South African small and medium-sized enterprises (SMEs) confidence levels took a dip in second quarter of 2022. This is according to the recently released Q2 2022 SME Confidence Index conducted by specialist SME financier, Business Partners Ltd.

The Business Partners Ltd SME Confidence Index, which celebrates its 10th year anniversary in 2022, measures business confidence levels relative to labour laws, access to finance, state-level interventions and broader socioeconomic realities. During this quarter, the index recorded its highest number of respondents. Confidence levels that the South African economy will be conducive for growth in the next 12 months has decreased to 63%, a 14-percentage point decrease from Q1 2022. Concurrently, SME’s confidence levels in their own business growth over the next 12 months also dropped to 70%, down 4 percentage points from the previous quarter.

The continued threats of loadshedding and crime, coupled with the effects of the rising petrol price and interest rate hikes, have had knock-on effects on small businesses.

“Despite the noticeably lower confidence levels relating to the next 12 months, the South African SME sector remains resilient, and this set of data is evidence of the sector not letting the socio-economic challenges break their spirit,” explains Business Partners Limited’s Financial Director, Rayna Dolphin.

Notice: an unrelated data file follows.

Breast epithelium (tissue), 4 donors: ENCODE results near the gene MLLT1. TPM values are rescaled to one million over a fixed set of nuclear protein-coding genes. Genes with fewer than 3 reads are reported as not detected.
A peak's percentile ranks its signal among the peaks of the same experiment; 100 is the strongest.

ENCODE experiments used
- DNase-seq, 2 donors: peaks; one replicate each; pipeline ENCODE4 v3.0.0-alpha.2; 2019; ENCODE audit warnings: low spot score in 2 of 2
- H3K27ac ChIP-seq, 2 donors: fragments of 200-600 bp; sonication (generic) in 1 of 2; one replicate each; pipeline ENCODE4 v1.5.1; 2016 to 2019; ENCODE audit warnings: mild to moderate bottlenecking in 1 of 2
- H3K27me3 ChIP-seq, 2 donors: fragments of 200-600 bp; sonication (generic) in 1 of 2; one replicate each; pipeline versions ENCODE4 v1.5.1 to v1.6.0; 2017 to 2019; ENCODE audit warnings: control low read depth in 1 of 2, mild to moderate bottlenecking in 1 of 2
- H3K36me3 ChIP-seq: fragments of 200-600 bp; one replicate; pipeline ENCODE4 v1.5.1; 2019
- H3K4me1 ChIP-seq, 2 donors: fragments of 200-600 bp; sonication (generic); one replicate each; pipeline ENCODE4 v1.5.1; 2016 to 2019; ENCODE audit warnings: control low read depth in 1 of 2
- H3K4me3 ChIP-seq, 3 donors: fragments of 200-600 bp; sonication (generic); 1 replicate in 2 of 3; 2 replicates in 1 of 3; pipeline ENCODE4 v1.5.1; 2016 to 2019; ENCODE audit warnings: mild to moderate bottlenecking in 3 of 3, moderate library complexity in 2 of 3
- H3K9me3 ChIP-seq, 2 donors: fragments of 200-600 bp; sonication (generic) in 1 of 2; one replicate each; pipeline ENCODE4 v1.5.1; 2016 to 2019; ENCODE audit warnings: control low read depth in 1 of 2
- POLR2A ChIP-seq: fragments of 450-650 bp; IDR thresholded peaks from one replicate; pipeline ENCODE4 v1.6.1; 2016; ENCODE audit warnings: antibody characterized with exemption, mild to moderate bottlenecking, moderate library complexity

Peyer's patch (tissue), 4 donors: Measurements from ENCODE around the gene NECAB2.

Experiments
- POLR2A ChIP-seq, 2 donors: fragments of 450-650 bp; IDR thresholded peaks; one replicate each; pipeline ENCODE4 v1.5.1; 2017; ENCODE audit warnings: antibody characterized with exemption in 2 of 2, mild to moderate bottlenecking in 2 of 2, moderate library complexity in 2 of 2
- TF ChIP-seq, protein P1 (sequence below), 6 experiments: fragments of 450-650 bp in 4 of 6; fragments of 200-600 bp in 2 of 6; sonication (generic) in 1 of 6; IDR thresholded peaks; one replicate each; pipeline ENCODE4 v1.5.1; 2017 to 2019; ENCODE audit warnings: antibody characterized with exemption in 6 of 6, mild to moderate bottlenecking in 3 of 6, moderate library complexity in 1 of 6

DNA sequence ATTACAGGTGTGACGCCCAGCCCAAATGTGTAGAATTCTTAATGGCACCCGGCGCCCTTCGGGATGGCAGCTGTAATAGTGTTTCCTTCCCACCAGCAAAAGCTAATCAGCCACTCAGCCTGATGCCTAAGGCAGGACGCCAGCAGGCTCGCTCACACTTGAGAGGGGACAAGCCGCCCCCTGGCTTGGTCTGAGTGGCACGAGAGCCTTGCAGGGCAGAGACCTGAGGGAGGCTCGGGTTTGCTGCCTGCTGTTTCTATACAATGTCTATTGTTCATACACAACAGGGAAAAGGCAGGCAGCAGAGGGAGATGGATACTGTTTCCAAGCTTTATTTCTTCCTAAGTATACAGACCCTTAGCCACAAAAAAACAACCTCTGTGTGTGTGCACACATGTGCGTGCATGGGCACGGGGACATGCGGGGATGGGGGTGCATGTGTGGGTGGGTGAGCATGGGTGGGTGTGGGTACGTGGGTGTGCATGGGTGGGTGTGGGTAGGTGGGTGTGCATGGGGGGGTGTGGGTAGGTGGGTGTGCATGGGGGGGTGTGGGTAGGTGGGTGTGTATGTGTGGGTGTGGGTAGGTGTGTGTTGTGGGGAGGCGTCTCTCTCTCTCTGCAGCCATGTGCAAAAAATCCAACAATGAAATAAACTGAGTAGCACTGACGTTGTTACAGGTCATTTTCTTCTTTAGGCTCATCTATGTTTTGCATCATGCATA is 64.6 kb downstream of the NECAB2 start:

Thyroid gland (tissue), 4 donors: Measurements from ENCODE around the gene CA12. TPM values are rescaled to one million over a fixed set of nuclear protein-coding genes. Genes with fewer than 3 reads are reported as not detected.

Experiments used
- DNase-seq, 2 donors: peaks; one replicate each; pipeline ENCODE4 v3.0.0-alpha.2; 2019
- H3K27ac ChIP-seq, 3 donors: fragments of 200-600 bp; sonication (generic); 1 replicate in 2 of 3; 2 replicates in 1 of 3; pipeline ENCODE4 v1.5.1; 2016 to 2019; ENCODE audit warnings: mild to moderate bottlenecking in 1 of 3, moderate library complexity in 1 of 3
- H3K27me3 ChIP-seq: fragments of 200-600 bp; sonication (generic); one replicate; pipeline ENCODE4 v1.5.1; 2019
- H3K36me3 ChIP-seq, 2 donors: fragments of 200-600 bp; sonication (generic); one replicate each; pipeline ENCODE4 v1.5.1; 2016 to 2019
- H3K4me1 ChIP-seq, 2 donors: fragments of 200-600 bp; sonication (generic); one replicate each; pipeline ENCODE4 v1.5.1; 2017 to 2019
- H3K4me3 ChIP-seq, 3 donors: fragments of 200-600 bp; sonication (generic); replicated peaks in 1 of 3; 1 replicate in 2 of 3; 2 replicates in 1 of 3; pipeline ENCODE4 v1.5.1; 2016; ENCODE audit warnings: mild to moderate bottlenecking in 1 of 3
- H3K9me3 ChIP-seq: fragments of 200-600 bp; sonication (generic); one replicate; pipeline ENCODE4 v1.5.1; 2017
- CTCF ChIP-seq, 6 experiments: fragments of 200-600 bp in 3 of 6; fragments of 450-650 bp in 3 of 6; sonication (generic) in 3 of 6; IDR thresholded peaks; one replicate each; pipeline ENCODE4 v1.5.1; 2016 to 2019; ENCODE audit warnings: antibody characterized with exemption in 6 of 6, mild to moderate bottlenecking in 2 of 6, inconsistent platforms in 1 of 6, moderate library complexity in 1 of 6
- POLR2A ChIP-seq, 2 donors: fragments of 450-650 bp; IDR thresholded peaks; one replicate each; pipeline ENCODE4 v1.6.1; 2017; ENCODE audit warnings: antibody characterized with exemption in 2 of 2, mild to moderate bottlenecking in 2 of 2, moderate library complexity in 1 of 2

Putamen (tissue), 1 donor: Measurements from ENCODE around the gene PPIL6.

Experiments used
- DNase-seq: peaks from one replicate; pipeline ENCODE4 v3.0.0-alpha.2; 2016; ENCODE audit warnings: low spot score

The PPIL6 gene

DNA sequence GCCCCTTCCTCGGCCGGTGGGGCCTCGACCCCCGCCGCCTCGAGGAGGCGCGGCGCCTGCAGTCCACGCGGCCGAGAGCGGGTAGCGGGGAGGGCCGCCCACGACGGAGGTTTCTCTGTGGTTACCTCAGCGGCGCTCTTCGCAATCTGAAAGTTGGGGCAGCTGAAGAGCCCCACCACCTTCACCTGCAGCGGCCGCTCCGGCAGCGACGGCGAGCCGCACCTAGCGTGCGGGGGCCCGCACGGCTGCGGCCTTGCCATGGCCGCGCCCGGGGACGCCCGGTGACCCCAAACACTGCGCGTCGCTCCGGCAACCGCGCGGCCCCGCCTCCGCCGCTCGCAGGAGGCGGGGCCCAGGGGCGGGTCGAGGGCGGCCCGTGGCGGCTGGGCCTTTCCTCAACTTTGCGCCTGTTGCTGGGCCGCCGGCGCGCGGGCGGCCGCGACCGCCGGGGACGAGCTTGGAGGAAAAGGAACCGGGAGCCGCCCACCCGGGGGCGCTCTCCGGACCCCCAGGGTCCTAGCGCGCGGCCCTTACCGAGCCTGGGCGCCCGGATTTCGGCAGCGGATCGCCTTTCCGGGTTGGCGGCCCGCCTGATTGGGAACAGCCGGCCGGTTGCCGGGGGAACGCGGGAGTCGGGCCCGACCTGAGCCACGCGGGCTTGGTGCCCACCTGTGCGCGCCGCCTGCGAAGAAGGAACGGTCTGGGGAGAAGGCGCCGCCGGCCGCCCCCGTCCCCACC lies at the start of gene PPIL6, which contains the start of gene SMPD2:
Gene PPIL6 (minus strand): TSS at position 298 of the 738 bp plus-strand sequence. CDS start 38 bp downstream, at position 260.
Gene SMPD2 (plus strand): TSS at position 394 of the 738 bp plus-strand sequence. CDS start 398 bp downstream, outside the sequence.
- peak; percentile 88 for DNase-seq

Business Partners Limited’s Financial Director, Rayna Dolphin.

In fact, the Q2 SME Index recorded a rise in confidence levels in certain areas. SMEs have confidence levels of 55 percent that government is doing enough to foster SME development in South Africa – a year-on-year (YOY) increase in 26 percentage points. 66% of SMEs surveyed are also feeling more positive about finding staff with the right skill set, a 17-percentage point increase from Q1 2022 and a 4 percentage point increase YOY.